5 rules of thumb for designing a garden that is neither overdone nor confined
It is rather peculiar if you come to think of it that a domain as intuitive as the garden design has rules that are applicable each to its own style. However, it really does is true that no matter how instinctive your garden design is or maybe a more personal one for your client, it has some rules of thumb that are neither overdone nor confined.
They have generally been proven successful as they can be easily applied by any gardener, amateur or even professional in making an amazing and satisfying design.
First and foremost, we’ll start with the basic pair of rules that can give your initial process a boost. Then we will move over to giving rules more focused to be guidelines that assist in the division of the features in the layout and then last but not the least, choosing and utilizing the right plants.
1. The Law of Significant Enclosure
This one, in particular, is not just a rule but an actual law derived from behavioral psychology studies that states:
“A person feels encloses when the vertical edge of a space is at least one-third the length of the horizontal space we are present in.”
This means that in residential landscape design for gardening it is absolutely crucial to creating the feeling of being embraced or surrounded by the beautiful natural environment – created by plants and greenery – which you are inhibiting.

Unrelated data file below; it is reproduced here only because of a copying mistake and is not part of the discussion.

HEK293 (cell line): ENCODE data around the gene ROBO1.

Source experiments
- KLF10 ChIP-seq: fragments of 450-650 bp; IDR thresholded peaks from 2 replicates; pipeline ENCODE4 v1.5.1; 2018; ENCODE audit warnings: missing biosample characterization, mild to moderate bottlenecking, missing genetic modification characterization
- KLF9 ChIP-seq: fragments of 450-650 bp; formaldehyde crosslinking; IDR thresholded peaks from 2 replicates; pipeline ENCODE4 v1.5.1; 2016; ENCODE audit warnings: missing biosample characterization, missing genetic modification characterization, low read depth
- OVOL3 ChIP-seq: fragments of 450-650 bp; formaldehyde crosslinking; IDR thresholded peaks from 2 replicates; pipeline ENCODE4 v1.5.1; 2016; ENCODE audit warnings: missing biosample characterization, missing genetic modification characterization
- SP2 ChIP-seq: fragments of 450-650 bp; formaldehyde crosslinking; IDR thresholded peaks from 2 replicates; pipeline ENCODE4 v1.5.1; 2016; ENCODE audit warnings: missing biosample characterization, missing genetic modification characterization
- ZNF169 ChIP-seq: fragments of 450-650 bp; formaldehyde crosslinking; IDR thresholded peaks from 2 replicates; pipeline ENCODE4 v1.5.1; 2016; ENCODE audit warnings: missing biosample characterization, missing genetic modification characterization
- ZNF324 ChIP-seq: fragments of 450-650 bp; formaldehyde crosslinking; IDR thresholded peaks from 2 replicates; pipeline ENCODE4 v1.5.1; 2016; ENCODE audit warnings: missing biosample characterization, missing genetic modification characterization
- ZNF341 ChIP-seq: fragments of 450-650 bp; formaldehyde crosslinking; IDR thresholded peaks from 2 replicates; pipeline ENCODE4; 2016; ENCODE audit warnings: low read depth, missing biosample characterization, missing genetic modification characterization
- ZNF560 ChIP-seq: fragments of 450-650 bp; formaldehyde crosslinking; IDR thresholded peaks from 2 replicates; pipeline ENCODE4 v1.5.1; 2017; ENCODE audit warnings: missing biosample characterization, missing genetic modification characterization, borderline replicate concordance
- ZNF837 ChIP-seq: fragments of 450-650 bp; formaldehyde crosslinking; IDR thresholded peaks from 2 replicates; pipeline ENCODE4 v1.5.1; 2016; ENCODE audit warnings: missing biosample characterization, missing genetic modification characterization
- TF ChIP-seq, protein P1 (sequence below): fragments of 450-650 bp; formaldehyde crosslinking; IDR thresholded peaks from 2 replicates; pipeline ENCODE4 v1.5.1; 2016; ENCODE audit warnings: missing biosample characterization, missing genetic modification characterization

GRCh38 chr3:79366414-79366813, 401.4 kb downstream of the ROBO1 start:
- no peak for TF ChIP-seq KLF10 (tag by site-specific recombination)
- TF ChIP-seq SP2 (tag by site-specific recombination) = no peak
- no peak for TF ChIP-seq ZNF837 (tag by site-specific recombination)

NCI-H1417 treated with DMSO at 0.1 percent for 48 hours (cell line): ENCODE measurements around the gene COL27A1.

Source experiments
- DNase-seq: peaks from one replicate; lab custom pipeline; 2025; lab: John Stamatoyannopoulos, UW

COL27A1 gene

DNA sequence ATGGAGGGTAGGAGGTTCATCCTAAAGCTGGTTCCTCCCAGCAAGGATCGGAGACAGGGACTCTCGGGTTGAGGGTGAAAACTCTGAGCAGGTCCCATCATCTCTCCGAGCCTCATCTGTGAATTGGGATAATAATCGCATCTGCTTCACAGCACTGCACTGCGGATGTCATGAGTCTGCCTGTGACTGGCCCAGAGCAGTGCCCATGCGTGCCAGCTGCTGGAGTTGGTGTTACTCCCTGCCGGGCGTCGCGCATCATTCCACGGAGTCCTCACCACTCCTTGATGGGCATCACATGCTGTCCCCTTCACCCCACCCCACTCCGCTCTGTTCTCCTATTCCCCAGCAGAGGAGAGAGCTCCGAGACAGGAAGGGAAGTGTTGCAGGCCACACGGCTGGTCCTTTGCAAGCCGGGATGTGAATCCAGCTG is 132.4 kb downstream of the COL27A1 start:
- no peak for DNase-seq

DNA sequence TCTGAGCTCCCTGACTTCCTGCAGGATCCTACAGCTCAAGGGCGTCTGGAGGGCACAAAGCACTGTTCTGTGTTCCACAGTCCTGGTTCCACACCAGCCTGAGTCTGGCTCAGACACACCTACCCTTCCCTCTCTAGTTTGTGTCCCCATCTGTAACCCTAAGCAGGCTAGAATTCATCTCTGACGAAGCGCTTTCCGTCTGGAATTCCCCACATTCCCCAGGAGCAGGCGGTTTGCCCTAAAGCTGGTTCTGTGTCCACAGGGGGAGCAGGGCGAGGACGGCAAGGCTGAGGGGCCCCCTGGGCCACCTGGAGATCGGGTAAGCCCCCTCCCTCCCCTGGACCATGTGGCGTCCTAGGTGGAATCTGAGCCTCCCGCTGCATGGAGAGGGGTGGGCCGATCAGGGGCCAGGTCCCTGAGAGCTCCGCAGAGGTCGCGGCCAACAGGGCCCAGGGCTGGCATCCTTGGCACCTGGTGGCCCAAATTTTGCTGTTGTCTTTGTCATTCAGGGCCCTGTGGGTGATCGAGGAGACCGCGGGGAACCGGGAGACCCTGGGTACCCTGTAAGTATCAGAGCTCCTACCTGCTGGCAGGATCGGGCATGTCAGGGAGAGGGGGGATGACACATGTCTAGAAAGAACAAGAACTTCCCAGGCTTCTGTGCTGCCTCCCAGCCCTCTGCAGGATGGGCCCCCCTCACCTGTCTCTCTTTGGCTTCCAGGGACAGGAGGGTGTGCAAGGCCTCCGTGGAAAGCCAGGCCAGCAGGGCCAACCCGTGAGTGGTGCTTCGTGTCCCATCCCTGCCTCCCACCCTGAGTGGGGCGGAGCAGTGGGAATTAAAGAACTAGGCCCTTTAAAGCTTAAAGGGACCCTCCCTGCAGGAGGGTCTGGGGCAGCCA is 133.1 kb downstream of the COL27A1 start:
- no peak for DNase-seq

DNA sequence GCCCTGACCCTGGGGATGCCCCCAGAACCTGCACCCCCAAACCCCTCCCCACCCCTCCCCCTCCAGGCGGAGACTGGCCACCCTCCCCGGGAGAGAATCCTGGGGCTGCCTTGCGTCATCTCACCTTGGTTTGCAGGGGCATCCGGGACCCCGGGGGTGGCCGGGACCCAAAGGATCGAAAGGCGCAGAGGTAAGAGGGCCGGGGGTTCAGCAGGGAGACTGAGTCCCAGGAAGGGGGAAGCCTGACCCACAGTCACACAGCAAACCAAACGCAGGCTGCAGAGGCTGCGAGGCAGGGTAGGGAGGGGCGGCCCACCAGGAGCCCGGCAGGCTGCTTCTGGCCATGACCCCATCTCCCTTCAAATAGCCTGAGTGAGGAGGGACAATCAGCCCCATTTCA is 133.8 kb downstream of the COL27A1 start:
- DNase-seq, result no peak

2. The Regulating Line
Getting formal architectural knowledge really helps in landscape design. A phenomenon that any prominent or distinctive landscape feature like a huge tree, fence or a pool etc. can give an effect of an imaginary line that supposedly regulates the design by connecting and organizing it.
3. The Golden Rectangle
Some rules are ancient and have been observed from time to time making regular appearances in history, like legendary sculptures from Great Pyramids to the Greek Parthenon, such rules have been used to pertain a satisfying sense of balance among set things. One such rule is the Golden Rectangle that states:
“The ratio of the short side to the long side is equal to the ratio of the long side to the sum of both sides.”
4. Step Designing with Thomas D. Church
When a successful professional states a rule of thumb, it is worth practicing. To simply put it, the rule states:
“Twice the height of the riser plus the tread should equal 26inches.”
5. Less is more
We all abide by this rule even generally in our lives and so why not it is applicable to residential landscape designing? When planting in masses remember this rule and plant accordingly. Obviously, you are designing a garden so you would plant from everything to anything. But can you imagine a brick wall looking good with completely different bricks aligned? It won’t appeal to many people, that are for sure, so similarly plant matching plants together and move about with care to what plant you switch to. Sudden changes are distracting for the overall effect of the aesthetic.
So in conclusion, these were the 5 rules of thumb that William Schoellkopf Landscape Design follows when they design your residential garden for you. A professional landscape company like ours is only going to give you the opportunity to get a formal conduct of work that will simply outshine in your design.